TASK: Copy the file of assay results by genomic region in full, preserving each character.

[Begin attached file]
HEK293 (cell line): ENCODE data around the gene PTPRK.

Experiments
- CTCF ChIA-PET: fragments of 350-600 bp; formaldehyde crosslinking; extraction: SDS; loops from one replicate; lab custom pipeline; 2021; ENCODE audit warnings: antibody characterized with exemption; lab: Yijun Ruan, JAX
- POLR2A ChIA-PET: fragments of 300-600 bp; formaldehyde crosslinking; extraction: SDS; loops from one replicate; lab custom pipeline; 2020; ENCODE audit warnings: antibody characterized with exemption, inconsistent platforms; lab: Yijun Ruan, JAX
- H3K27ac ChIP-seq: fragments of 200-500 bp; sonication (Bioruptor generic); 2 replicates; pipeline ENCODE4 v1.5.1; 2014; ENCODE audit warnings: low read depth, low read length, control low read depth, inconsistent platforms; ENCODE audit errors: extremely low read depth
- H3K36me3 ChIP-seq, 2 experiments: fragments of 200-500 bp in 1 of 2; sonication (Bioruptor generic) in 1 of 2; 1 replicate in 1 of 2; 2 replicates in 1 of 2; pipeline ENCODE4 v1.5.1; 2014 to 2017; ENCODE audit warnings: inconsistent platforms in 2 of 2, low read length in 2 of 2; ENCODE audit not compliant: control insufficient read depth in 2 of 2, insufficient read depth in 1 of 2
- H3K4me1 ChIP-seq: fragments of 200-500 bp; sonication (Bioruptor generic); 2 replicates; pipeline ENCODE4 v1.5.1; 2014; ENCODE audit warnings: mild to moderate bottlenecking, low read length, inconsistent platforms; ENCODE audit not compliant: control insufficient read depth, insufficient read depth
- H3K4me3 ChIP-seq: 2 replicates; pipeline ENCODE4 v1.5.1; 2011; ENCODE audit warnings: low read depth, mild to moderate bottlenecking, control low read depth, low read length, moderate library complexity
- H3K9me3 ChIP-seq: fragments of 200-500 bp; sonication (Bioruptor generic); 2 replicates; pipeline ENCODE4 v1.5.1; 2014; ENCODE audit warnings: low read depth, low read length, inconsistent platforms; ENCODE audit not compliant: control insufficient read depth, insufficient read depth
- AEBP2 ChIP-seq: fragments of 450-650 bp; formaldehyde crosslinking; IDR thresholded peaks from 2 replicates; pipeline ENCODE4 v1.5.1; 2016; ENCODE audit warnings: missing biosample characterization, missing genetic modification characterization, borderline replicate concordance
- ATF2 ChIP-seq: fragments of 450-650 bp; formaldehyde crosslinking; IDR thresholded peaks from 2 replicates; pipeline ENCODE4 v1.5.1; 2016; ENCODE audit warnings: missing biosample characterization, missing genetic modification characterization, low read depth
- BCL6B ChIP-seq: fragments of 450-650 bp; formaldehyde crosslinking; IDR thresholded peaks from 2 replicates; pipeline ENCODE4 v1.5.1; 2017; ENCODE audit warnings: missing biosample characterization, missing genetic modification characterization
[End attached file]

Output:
HEK293 (cell line): ENCODE data around the gene PTPRK.

Experiments
- CTCF ChIA-PET: fragments of 350-600 bp; formaldehyde crosslinking; extraction: SDS; loops from one replicate; lab custom pipeline; 2021; ENCODE audit warnings: antibody characterized with exemption; lab: Yijun Ruan, JAX
- POLR2A ChIA-PET: fragments of 300-600 bp; formaldehyde crosslinking; extraction: SDS; loops from one replicate; lab custom pipeline; 2020; ENCODE audit warnings: antibody characterized with exemption, inconsistent platforms; lab: Yijun Ruan, JAX
- H3K27ac ChIP-seq: fragments of 200-500 bp; sonication (Bioruptor generic); 2 replicates; pipeline ENCODE4 v1.5.1; 2014; ENCODE audit warnings: low read depth, low read length, control low read depth, inconsistent platforms; ENCODE audit errors: extremely low read depth
- H3K36me3 ChIP-seq, 2 experiments: fragments of 200-500 bp in 1 of 2; sonication (Bioruptor generic) in 1 of 2; 1 replicate in 1 of 2; 2 replicates in 1 of 2; pipeline ENCODE4 v1.5.1; 2014 to 2017; ENCODE audit warnings: inconsistent platforms in 2 of 2, low read length in 2 of 2; ENCODE audit not compliant: control insufficient read depth in 2 of 2, insufficient read depth in 1 of 2
- H3K4me1 ChIP-seq: fragments of 200-500 bp; sonication (Bioruptor generic); 2 replicates; pipeline ENCODE4 v1.5.1; 2014; ENCODE audit warnings: mild to moderate bottlenecking, low read length, inconsistent platforms; ENCODE audit not compliant: control insufficient read depth, insufficient read depth
- H3K4me3 ChIP-seq: 2 replicates; pipeline ENCODE4 v1.5.1; 2011; ENCODE audit warnings: low read depth, mild to moderate bottlenecking, control low read depth, low read length, moderate library complexity
- H3K9me3 ChIP-seq: fragments of 200-500 bp; sonication (Bioruptor generic); 2 replicates; pipeline ENCODE4 v1.5.1; 2014; ENCODE audit warnings: low read depth, low read length, inconsistent platforms; ENCODE audit not compliant: control insufficient read depth, insufficient read depth
- AEBP2 ChIP-seq: fragments of 450-650 bp; formaldehyde crosslinking; IDR thresholded peaks from 2 replicates; pipeline ENCODE4 v1.5.1; 2016; ENCODE audit warnings: missing biosample characterization, missing genetic modification characterization, borderline replicate concordance
- ATF2 ChIP-seq: fragments of 450-650 bp; formaldehyde crosslinking; IDR thresholded peaks from 2 replicates; pipeline ENCODE4 v1.5.1; 2016; ENCODE audit warnings: missing biosample characterization, missing genetic modification characterization, low read depth
- BCL6B ChIP-seq: fragments of 450-650 bp; formaldehyde crosslinking; IDR thresholded peaks from 2 replicates; pipeline ENCODE4 v1.5.1; 2017; ENCODE audit warnings: missing biosample characterization, missing genetic modification characterization